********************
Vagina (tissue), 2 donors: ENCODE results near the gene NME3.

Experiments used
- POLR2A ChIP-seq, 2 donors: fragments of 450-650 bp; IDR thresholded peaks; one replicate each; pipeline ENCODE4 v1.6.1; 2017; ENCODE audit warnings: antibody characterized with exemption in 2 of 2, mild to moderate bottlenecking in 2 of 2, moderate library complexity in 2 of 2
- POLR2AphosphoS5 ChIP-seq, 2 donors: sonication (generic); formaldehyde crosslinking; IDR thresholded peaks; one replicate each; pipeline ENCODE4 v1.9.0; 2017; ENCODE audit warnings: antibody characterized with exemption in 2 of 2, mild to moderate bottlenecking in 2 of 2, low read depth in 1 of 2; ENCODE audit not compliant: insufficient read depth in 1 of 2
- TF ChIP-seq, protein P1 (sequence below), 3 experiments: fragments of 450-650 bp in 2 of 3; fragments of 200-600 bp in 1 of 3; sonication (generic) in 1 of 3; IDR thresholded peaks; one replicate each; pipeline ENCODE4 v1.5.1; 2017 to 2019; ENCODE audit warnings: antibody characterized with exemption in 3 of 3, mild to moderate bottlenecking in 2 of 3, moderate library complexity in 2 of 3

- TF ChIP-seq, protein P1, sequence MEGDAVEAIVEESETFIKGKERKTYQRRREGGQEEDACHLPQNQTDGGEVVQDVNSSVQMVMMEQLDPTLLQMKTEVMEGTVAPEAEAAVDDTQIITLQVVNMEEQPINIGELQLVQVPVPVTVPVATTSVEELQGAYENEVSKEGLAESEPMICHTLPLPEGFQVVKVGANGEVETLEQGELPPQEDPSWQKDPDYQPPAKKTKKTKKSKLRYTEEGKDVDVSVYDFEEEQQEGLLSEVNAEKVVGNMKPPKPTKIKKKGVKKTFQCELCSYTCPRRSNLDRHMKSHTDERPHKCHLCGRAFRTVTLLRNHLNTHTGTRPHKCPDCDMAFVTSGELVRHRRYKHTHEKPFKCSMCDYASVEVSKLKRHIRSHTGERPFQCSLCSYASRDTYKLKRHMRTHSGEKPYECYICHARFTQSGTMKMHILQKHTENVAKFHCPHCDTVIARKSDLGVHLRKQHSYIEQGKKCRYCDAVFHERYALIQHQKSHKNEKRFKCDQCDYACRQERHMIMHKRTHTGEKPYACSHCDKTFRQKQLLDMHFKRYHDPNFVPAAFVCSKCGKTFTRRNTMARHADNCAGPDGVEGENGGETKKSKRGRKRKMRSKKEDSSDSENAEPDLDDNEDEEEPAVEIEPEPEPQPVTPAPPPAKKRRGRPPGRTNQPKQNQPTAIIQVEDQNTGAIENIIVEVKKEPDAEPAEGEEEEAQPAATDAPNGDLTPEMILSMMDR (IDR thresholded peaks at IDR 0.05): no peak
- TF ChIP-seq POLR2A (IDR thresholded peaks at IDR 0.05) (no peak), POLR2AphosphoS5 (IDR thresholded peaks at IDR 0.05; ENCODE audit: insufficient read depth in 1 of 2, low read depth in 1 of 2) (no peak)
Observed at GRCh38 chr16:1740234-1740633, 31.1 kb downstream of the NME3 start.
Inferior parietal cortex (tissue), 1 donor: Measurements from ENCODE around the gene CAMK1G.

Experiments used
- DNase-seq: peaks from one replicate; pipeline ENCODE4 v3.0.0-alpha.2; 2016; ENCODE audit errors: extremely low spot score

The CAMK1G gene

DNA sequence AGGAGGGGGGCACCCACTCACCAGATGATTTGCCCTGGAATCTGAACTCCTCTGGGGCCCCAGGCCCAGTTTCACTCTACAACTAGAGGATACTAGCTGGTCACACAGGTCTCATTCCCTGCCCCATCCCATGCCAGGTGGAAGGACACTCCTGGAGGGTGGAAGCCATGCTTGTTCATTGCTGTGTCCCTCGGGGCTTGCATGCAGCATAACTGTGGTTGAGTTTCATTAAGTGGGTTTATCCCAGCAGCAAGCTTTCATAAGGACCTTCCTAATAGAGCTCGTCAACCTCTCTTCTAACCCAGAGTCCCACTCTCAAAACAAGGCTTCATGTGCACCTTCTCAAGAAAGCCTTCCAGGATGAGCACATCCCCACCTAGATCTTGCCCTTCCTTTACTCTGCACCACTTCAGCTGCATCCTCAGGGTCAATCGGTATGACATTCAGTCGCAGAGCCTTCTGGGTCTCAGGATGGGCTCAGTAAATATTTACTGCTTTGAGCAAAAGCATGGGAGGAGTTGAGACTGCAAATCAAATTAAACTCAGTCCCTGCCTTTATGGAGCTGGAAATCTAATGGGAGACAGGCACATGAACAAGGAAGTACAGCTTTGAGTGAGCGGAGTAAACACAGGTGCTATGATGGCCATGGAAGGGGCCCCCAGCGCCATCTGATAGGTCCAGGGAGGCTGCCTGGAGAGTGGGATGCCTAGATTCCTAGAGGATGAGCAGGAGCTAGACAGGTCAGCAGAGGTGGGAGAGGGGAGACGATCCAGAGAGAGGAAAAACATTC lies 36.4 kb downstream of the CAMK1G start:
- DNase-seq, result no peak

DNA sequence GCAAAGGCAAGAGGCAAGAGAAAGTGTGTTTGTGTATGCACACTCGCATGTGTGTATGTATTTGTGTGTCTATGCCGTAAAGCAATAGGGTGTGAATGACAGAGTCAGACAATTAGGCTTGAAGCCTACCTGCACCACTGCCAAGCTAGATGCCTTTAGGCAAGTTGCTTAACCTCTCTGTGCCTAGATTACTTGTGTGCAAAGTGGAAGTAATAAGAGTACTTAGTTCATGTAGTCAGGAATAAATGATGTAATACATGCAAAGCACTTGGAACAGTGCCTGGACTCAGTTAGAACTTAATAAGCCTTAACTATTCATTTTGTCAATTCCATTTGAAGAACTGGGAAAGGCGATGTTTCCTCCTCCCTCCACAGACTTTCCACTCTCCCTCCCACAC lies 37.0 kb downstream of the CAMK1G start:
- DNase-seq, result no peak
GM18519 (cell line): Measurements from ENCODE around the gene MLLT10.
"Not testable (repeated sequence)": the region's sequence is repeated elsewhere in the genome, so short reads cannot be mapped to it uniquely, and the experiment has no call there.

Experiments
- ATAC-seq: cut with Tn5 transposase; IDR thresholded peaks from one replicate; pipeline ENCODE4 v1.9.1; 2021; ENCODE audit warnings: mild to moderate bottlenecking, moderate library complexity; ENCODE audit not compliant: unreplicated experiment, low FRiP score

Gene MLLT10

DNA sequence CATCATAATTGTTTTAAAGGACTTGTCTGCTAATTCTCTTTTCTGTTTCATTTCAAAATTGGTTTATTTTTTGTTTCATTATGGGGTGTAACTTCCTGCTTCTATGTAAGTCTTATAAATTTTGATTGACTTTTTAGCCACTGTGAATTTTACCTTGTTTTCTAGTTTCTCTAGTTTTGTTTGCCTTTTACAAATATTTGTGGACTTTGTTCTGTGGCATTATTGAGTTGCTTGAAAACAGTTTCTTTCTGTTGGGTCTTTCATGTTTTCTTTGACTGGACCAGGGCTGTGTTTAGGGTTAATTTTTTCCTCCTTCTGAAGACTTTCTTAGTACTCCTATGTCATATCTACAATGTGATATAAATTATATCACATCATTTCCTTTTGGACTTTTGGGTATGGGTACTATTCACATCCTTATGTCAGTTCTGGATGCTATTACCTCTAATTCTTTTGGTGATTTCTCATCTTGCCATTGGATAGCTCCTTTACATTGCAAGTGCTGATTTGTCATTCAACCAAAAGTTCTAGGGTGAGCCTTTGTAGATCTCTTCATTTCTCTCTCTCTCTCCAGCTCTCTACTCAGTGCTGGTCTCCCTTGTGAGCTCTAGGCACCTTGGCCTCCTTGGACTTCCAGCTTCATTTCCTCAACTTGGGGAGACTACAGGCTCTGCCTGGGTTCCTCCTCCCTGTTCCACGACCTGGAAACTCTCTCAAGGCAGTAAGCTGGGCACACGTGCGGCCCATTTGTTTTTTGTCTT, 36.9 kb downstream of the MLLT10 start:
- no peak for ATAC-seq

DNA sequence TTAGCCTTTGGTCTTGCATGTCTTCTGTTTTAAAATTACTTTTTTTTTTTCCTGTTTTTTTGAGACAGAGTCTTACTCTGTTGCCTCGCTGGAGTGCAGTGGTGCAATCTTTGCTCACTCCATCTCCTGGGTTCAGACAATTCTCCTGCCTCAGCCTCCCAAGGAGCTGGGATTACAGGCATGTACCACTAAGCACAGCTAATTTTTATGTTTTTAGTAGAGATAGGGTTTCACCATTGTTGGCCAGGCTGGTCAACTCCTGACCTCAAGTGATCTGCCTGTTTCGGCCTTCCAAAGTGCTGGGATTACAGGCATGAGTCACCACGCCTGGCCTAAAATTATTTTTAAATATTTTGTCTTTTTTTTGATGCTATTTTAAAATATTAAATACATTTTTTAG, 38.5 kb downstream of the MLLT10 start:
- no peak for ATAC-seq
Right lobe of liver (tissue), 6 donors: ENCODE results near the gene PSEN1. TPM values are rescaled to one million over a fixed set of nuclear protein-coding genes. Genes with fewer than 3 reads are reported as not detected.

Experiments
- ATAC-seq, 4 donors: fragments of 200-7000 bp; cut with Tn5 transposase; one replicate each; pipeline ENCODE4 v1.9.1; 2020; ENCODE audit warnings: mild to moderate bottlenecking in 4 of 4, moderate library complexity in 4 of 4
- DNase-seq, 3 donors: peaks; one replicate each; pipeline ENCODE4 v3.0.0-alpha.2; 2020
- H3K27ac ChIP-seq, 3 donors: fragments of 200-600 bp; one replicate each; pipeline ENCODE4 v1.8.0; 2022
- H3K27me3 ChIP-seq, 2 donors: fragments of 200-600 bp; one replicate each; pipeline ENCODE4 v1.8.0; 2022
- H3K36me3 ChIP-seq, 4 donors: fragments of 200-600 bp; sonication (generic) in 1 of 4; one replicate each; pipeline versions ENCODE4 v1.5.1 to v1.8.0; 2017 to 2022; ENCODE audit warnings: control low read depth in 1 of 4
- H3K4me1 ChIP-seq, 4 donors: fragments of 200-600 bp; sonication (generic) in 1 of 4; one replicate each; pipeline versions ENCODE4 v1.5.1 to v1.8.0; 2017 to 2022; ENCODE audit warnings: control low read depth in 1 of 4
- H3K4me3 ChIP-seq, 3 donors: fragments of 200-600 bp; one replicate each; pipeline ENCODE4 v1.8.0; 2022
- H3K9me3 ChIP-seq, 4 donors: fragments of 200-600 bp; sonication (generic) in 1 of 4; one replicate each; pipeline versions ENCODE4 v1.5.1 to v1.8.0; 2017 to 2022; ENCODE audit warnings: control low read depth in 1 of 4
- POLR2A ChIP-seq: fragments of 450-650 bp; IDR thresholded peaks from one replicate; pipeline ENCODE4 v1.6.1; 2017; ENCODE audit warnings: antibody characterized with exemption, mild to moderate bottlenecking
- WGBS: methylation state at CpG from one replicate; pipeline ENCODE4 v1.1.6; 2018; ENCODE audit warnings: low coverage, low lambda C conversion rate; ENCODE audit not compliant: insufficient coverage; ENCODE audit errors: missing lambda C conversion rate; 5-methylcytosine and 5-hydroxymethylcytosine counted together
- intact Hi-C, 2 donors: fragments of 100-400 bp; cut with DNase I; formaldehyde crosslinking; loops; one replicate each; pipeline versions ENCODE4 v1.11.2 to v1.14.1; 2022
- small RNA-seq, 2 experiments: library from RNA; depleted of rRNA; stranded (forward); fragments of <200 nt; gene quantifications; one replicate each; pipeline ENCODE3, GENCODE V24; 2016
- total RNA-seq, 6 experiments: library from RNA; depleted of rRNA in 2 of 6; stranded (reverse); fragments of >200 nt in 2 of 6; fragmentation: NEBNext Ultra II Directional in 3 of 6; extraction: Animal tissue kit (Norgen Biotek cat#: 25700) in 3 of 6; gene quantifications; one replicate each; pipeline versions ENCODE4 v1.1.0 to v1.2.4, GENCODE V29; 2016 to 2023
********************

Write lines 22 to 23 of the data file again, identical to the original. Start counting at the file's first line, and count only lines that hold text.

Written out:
DNA sequence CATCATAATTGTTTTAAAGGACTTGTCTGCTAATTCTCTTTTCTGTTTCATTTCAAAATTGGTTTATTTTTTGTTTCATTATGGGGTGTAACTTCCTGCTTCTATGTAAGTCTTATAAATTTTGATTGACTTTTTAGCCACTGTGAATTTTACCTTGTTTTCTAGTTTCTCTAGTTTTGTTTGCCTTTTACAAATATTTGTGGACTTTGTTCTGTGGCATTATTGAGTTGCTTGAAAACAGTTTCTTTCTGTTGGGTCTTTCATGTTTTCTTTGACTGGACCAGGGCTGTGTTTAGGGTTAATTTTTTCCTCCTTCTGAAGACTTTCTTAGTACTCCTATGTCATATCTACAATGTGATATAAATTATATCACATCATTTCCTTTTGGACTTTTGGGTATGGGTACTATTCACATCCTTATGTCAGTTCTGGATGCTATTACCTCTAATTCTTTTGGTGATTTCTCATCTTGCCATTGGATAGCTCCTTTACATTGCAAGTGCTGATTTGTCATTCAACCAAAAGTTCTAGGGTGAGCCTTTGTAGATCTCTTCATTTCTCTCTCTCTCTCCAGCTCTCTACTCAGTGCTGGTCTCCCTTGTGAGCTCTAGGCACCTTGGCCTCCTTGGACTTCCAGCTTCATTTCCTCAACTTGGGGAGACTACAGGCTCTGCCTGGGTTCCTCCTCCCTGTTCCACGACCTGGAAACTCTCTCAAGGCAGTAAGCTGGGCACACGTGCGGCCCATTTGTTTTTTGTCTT, 36.9 kb downstream of the MLLT10 start:
- no peak for ATAC-seq